Aiming to replace the French-style pretensions for which Domaine (pun fully intended) was formerly reputed, Level prides itself on sleek, modern stylings. An inverted pyramid of Grey Goose bottles hangs behind the bar near the club entrance, opposite a slightly elevated stage with conversation-friendly seating arrangements. Despite the general ensemble of blue, silver and black, details like velvety couches and a canopy of low lighting over the lounge area adds a nice balance of warmth to the cool.
Focusing on restaurant-quality customer service, the managers consider all of the guests "VIP." That said, highly coveted spots (behind frosted glass doors or in a Jacuzzi-like swirl of isolated seating) and even a little privacy cost more than the $20 cover. Even if you're not set on presidential treatment but would like to settle at a table, plan on calling and making a reservation ahead of time; the tables are generally booked before the club opens each night. Otherwise, there's plenty of seating to go around, including high stools and tables around the periphery of the dance floor.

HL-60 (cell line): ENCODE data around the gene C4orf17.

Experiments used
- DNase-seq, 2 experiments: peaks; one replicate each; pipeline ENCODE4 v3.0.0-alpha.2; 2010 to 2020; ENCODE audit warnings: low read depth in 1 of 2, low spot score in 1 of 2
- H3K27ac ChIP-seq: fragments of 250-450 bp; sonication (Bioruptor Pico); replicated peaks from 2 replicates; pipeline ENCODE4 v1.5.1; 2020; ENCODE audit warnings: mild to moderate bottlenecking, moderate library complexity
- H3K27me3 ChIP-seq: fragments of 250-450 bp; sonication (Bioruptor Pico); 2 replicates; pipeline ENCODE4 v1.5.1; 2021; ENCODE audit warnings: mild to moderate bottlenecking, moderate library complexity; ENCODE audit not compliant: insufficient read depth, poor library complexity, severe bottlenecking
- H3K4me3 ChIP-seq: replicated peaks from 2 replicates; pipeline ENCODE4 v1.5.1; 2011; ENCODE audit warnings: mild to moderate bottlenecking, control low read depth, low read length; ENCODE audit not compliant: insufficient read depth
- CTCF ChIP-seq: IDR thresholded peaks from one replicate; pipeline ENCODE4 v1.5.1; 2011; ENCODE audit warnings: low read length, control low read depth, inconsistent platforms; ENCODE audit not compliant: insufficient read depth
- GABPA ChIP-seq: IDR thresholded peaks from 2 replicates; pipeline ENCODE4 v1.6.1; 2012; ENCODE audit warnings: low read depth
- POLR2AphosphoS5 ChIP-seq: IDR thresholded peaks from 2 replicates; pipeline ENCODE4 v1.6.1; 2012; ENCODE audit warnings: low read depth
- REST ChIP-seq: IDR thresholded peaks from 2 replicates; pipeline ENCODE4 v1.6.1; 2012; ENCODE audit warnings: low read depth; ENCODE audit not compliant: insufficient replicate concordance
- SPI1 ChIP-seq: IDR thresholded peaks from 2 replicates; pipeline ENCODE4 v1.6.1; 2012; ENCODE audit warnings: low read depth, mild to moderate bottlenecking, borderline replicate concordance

The musical roster features DJs from across the country as well as a few residents spinning house and new and old school hip-hop Wednesday through Sunday. Fortunately, dancing was a high priority for the club designers, with a second dance floor upstairs sliding right up to the wall of windows looking out over Rush.
Centerstage Reviewer: Jessica Herman